The GMAT tests analytical reasoning, critical thinking, and quantitative skills. The GMAT Syllabus consists of four sections: the Analytical Writing Assessment (AWA), Integrated Reasoning (IR), Quantitative Analysis (Quant), and Verbal Analysis (Verbal). The AWA comprises two essays that ask the student for analysis, evaluation, and argumentation skills; IR tasks include three different sets of questions with varying levels of difficulty; Quant includes several data sufficiency problems as well as statistical inference questions; Verbal has reading comprehension passages followed by multiple-choice questions or sentence correction problems.
10 ways to Cover GMAT syllabus fast
- Familiarize yourself with the content outline. The GMAT syllabus is organized into five main areas: analytical writing, integrated reasoning, quantitative analysis, verbal reasoning, and essay writing. Familiarize yourself with the topics that will be covered in each room so you can focus your studies on the most important concepts.
- Take practice quizzes. In addition to familiarizing yourself with the test content, it’s important to practice answering questions so you can become comfortable with the test format and question types. Try different types of practice quizzes to get various questions in your toolkit.
- Use prep materials wisely. There is a lot of GMAT prep material available online and in bookstores. Knowing how to use this material most effectively is essential. Use GMAT official materials when you are just starting out to familiarize yourself with the test structure and format. Use practice questions, whether authorized or unofficial, early in your studying process to get comfortable with question types. The more prepared you feel on test day, the better!
- Study for more extended periods than you think you need. Most students tend to underestimate how long it takes them to prepare for the GMAT—remember that scoring well requires both pieces of knowledge of content and familiarity with question-type formats, so don’t skimp on the time needed for proper preparation! Aiming for at least four months of study should ensure your readiness; 6-8 months is optimal.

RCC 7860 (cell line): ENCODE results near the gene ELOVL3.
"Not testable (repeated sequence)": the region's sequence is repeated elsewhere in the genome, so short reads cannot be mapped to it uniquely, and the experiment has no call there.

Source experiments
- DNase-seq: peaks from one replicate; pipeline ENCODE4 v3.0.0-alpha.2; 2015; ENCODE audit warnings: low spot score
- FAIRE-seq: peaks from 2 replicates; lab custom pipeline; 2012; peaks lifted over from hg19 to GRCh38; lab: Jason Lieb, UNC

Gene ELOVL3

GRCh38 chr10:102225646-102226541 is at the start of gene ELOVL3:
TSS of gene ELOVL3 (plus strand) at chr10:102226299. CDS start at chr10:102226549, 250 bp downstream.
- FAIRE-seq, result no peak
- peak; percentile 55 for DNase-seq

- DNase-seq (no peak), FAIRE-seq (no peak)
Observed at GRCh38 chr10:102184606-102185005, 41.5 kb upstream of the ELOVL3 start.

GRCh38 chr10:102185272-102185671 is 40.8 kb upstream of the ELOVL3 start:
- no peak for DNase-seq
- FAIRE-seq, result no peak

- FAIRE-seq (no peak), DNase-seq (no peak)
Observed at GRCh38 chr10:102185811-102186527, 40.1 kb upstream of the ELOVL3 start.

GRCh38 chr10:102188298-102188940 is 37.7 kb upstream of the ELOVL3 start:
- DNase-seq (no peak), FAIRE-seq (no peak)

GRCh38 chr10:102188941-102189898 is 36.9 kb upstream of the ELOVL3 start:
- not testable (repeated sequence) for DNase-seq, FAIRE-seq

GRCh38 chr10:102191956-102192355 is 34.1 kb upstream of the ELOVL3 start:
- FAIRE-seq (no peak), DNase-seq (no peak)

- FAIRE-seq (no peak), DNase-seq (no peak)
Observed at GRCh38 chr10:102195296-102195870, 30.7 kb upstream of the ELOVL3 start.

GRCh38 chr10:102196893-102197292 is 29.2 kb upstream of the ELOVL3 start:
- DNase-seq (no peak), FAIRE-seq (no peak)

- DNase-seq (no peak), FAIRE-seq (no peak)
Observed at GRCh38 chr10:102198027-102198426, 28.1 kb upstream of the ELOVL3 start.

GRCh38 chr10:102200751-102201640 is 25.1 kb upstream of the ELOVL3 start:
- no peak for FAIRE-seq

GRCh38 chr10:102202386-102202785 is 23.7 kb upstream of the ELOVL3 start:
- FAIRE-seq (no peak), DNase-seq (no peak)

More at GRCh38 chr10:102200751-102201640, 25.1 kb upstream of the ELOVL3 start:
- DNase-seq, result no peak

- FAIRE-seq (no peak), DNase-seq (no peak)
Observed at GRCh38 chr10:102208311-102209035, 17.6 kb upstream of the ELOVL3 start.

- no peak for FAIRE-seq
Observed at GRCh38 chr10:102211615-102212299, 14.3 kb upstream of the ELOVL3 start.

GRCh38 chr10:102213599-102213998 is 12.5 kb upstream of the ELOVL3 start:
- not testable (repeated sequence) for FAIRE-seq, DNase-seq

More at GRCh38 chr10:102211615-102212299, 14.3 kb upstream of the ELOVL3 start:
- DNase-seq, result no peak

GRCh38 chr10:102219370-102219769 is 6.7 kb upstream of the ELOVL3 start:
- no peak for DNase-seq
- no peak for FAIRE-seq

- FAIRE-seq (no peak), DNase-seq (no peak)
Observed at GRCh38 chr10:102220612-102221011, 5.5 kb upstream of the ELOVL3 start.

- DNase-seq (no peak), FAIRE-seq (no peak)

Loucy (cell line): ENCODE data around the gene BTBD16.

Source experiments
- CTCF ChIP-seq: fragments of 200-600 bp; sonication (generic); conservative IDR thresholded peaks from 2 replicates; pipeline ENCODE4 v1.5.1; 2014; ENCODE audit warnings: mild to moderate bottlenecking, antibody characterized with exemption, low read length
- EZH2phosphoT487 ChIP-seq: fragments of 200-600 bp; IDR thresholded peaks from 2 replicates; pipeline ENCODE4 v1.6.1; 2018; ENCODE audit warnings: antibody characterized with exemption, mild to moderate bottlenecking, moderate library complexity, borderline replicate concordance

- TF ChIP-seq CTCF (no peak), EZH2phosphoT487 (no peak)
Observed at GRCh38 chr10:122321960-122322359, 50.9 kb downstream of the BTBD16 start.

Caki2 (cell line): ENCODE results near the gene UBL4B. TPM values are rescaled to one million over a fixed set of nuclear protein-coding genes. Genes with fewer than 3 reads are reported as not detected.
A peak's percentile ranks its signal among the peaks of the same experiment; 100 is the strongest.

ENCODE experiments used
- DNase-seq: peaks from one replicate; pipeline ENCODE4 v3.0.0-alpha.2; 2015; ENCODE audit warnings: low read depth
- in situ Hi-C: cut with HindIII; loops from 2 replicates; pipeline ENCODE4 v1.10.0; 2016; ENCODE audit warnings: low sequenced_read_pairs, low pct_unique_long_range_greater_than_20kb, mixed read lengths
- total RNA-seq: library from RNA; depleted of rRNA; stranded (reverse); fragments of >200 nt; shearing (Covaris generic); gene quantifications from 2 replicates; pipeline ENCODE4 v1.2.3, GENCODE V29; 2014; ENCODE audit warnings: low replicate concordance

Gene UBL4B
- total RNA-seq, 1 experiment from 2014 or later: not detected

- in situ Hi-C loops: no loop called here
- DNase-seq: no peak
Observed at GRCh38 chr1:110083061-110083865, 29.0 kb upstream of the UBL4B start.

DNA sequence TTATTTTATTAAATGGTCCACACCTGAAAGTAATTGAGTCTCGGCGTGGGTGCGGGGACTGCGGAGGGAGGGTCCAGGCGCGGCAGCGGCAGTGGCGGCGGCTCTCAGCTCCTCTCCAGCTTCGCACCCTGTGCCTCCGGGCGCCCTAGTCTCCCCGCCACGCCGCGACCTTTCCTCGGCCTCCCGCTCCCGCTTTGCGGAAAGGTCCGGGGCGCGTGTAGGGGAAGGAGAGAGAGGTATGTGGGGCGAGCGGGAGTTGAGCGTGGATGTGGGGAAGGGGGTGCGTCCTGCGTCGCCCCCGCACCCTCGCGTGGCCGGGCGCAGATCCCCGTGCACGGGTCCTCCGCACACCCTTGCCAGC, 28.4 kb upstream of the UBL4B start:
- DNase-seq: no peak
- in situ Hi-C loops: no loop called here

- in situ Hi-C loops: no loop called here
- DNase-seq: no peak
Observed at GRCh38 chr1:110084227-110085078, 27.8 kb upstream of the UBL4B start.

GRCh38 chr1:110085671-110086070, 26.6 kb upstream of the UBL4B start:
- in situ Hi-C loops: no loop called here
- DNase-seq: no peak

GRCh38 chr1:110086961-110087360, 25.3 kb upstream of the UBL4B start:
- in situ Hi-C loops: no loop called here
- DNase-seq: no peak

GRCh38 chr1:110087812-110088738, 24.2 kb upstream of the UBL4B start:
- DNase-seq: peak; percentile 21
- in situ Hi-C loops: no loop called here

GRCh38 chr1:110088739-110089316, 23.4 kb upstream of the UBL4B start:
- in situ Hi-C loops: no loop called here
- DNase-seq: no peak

- Keep practicing questions to a minimum in the days before the test itself. In the last few weeks leading up to your exam, you should be studying almost exclusively content and not doing any practice problems at all! This will allow your mind to absorb information without distraction and ensure that it’s still fresh on test day.
- Routinely review concepts you don’t understand well or keep forgetting. It can become frustrating when you don’t remember something important despite your best efforts in memorization. Still, problems like these are often due to lacking understanding of basic concepts rather than wasteful memory retention strategies. Reviewing concepts you don’t feel confident about again and again is necessary for success on the GMAT.
- Take practice exams under actual testing conditions. One of the best ways to simulate test day is to take full-length practice exams under timed conditions. This will help you become comfortable with the amount of time you have per question and also allow you to identify any weaknesses in your pacing strategy.
- Identify your strengths and weaknesses. Once you’ve taken a few practice exams, it should be relatively easy to identify which content areas you excel in and which ones need more work. Focusing on your strengths is important, but don’t forget that you still need to develop a strong foundation in all content areas to score well on the GMAT.
We hope that these tips will help you cover the GMAT syllabus quickly and effectively. Whether your goal is to get into a top business school or just want more confidence in your ability to take standardized tests, good preparation can make all of the difference on test day. We wish you luck with studying for this important exam!